The harp is one of the most wonderful yet underrated instrument choices of many music players.
It is versatile as well as expressive, dating back to the old ages, after which it eventually got its unique modern design defined during the Renaissance era in Europe.
However, many people still don’t have enough knowledge about this instrument. That’s why we decided that in this article, we’ll tell you more about the harp, after which you can appreciate this wonderful instrument even more.
So without further ado, here are the things you might not know about harp instrument.
Thanks to its appealing design and beautiful tone, the harp eventually became widespread, finding its way into classical music as well as some “unconventional” musical movements, such as the world music.
You can also find different versions of it in traditional folk music as well as in rock, heavy metal, and a couple of modern music genres.
To define it simply, a harp is a stringed instrument and its every note has its individual string which stands at an angle. And these strings are then fingerpicked with both right and left hands.
Different Types of Harps
Thanks to its evolution over the years, nowadays we have several different types of harps, but still, there exist many other types of harps, such as multi-chorus, chromatic harps and Celtic. And then there are beginner harp, intermediate harp, and advanced harp used by different levels of harp players.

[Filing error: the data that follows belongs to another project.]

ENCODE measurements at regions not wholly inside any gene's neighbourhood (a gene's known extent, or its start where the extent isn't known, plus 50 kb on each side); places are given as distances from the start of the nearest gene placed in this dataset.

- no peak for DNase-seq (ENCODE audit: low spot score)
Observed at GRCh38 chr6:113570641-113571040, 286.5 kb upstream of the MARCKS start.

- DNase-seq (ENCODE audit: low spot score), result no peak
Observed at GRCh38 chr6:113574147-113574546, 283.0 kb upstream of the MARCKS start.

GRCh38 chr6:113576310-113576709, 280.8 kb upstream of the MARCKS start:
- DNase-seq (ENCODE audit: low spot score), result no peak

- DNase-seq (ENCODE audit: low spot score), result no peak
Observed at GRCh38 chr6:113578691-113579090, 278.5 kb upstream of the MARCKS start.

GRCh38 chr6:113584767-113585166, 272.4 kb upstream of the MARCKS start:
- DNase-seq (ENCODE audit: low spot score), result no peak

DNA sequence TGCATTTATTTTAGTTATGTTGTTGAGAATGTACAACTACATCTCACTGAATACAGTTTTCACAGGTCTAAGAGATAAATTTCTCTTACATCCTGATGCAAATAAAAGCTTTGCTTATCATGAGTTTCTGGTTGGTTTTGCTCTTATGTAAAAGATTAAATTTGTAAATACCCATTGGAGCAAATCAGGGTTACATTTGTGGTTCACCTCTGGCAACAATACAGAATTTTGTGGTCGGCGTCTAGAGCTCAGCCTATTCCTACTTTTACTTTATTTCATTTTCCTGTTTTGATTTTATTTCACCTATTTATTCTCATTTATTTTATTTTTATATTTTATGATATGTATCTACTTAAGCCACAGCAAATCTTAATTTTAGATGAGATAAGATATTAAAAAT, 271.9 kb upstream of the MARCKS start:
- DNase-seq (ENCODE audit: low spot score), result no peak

Commonly Used Harps
Concert Harps or Pedal Harps
The concert harp is very famous, which is otherwise known as the pedal harp. Pedal harps are diatonic instruments, which means that strings are tuned to one specific scale.
However, by using pedals, you are able to alter a pitch of the strings, after which you can either add chromatic alterations or play in a different key.
Compared to other types of harps which come with only one row of strings, multi-chorus harps come with multiple rows of strings. They are also known as “double-harps” because they have two rows of strings.
Celtic and Folk Harps
Celtic harps and folk harps typically have nylon strings as well as levers which help in altering a pitch of the strings. They are smaller and don’t have any pedals. Additionally, they are also diatonic, which means that they are in one key.
Chromatic harps are interesting ones as they cover all 12 semitones in one octave. They are either cross-strung, or can have strings in one single line. They are also very practical because there are no levers or pedals involved.
These ones are not as common as the others. There also exist some electric harps which can convert string vibration into the electrical signal. Also, they can often come across as solid-body or hollow-body instruments.
In order to pick up a string vibration, these harps typically use piezo pickups for every individual string.
As can be seen, harp, this amazing and yet still less popular instrument, came a long way before it became widespread and favorite of many players. And we hope that this article gave you a better knowledge about it, helping you to appreciate it even more.